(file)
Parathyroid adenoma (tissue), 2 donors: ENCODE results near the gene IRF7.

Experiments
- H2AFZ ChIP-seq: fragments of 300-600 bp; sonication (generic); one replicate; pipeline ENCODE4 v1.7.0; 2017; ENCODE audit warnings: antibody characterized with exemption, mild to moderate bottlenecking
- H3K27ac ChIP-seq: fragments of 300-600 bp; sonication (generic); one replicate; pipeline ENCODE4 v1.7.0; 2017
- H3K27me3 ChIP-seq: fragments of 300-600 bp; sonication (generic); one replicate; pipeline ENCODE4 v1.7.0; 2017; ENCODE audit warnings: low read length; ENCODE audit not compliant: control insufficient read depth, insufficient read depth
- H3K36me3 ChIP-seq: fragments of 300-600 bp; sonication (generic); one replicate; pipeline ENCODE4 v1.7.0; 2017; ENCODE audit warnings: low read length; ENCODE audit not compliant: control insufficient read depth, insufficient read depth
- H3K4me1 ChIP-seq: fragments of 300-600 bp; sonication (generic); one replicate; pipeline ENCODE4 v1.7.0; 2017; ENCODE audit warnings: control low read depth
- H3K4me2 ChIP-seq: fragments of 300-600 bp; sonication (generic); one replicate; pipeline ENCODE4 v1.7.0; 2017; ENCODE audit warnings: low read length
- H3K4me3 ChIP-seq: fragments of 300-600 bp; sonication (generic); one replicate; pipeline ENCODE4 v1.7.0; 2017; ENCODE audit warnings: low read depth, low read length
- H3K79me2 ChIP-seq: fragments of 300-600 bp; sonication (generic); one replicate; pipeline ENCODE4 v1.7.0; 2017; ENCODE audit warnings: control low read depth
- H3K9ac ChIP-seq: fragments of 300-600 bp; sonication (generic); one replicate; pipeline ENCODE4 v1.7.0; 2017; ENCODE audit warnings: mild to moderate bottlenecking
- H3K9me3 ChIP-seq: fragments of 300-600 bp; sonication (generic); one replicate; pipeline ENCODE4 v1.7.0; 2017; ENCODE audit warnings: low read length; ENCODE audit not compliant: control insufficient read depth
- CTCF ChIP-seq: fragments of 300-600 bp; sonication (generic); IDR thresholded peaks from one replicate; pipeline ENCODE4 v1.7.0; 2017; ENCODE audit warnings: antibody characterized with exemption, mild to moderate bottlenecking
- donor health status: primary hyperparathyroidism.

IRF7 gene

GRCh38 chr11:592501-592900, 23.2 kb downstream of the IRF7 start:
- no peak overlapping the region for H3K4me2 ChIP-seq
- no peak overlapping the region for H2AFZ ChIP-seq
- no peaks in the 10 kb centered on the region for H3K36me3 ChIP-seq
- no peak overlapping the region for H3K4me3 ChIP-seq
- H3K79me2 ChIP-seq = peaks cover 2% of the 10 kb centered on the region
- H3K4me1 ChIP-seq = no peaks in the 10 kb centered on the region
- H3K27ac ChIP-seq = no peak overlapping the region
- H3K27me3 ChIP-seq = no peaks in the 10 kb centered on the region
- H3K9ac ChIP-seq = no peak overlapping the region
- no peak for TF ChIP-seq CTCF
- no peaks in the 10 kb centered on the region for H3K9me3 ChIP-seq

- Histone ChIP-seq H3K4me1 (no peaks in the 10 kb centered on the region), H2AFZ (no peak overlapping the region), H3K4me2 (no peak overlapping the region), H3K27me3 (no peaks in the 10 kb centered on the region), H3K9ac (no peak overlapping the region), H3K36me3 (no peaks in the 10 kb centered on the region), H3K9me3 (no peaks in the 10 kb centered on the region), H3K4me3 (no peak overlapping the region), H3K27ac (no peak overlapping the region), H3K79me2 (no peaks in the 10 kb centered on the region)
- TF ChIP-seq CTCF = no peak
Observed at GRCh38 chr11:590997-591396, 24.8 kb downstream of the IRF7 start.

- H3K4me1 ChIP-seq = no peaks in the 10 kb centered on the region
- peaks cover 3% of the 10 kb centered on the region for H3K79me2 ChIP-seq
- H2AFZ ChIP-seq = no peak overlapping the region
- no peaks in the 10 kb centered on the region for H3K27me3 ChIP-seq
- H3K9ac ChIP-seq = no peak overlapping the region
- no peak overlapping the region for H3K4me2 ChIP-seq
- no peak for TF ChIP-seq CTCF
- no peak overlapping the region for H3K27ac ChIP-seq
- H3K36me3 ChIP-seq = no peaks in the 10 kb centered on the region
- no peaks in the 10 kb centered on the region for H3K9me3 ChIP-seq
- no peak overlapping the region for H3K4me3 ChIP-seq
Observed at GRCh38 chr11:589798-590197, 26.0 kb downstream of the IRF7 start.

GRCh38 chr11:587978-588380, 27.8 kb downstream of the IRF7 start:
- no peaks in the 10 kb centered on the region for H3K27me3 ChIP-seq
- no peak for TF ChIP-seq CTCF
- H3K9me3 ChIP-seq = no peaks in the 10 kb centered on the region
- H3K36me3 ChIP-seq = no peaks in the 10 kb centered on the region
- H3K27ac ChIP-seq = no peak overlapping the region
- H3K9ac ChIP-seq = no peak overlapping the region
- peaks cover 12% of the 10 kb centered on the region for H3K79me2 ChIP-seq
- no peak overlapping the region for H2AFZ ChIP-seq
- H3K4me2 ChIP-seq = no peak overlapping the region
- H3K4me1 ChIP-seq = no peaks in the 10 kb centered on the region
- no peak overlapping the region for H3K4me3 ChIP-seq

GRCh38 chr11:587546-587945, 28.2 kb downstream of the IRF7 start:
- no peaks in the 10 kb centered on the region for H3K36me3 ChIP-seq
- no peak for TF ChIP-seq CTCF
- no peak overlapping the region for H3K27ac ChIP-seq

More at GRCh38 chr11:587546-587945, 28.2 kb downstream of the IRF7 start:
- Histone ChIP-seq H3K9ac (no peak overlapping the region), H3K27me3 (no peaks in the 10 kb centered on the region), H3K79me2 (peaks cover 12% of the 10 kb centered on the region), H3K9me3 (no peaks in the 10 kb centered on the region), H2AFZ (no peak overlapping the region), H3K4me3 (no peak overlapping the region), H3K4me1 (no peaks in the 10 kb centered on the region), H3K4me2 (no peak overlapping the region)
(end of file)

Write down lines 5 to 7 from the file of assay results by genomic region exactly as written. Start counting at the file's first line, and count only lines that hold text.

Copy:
- H3K27me3 ChIP-seq: fragments of 300-600 bp; sonication (generic); one replicate; pipeline ENCODE4 v1.7.0; 2017; ENCODE audit warnings: low read length; ENCODE audit not compliant: control insufficient read depth, insufficient read depth
- H3K36me3 ChIP-seq: fragments of 300-600 bp; sonication (generic); one replicate; pipeline ENCODE4 v1.7.0; 2017; ENCODE audit warnings: low read length; ENCODE audit not compliant: control insufficient read depth, insufficient read depth
- H3K4me1 ChIP-seq: fragments of 300-600 bp; sonication (generic); one replicate; pipeline ENCODE4 v1.7.0; 2017; ENCODE audit warnings: control low read depth